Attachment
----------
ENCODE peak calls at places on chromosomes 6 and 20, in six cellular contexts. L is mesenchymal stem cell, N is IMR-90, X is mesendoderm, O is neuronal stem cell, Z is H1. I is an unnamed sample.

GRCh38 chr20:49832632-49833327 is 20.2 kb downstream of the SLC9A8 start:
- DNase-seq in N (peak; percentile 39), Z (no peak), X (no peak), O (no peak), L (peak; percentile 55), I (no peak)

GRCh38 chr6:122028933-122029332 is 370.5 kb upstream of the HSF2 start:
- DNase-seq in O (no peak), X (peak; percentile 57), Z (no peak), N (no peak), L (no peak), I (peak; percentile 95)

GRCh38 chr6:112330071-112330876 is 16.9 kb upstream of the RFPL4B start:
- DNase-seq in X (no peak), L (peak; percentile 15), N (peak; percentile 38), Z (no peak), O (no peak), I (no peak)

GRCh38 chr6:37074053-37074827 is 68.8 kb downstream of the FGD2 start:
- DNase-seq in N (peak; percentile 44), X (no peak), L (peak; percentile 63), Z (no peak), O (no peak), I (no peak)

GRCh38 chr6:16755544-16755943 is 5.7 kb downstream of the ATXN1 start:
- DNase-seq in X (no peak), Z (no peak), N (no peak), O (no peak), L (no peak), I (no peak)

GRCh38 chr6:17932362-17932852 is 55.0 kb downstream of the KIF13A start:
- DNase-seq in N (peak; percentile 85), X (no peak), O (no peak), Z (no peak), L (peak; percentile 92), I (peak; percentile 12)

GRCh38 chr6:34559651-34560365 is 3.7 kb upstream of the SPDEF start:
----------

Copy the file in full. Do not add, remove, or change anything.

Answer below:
ENCODE peak calls at places on chromosomes 6 and 20, in six cellular contexts. L is mesenchymal stem cell, N is IMR-90, X is mesendoderm, O is neuronal stem cell, Z is H1. I is an unnamed sample.

GRCh38 chr20:49832632-49833327 is 20.2 kb downstream of the SLC9A8 start:
- DNase-seq in N (peak; percentile 39), Z (no peak), X (no peak), O (no peak), L (peak; percentile 55), I (no peak)

GRCh38 chr6:122028933-122029332 is 370.5 kb upstream of the HSF2 start:
- DNase-seq in O (no peak), X (peak; percentile 57), Z (no peak), N (no peak), L (no peak), I (peak; percentile 95)

GRCh38 chr6:112330071-112330876 is 16.9 kb upstream of the RFPL4B start:
- DNase-seq in X (no peak), L (peak; percentile 15), N (peak; percentile 38), Z (no peak), O (no peak), I (no peak)

GRCh38 chr6:37074053-37074827 is 68.8 kb downstream of the FGD2 start:
- DNase-seq in N (peak; percentile 44), X (no peak), L (peak; percentile 63), Z (no peak), O (no peak), I (no peak)

GRCh38 chr6:16755544-16755943 is 5.7 kb downstream of the ATXN1 start:
- DNase-seq in X (no peak), Z (no peak), N (no peak), O (no peak), L (no peak), I (no peak)

GRCh38 chr6:17932362-17932852 is 55.0 kb downstream of the KIF13A start:
- DNase-seq in N (peak; percentile 85), X (no peak), O (no peak), Z (no peak), L (peak; percentile 92), I (peak; percentile 12)

GRCh38 chr6:34559651-34560365 is 3.7 kb upstream of the SPDEF start: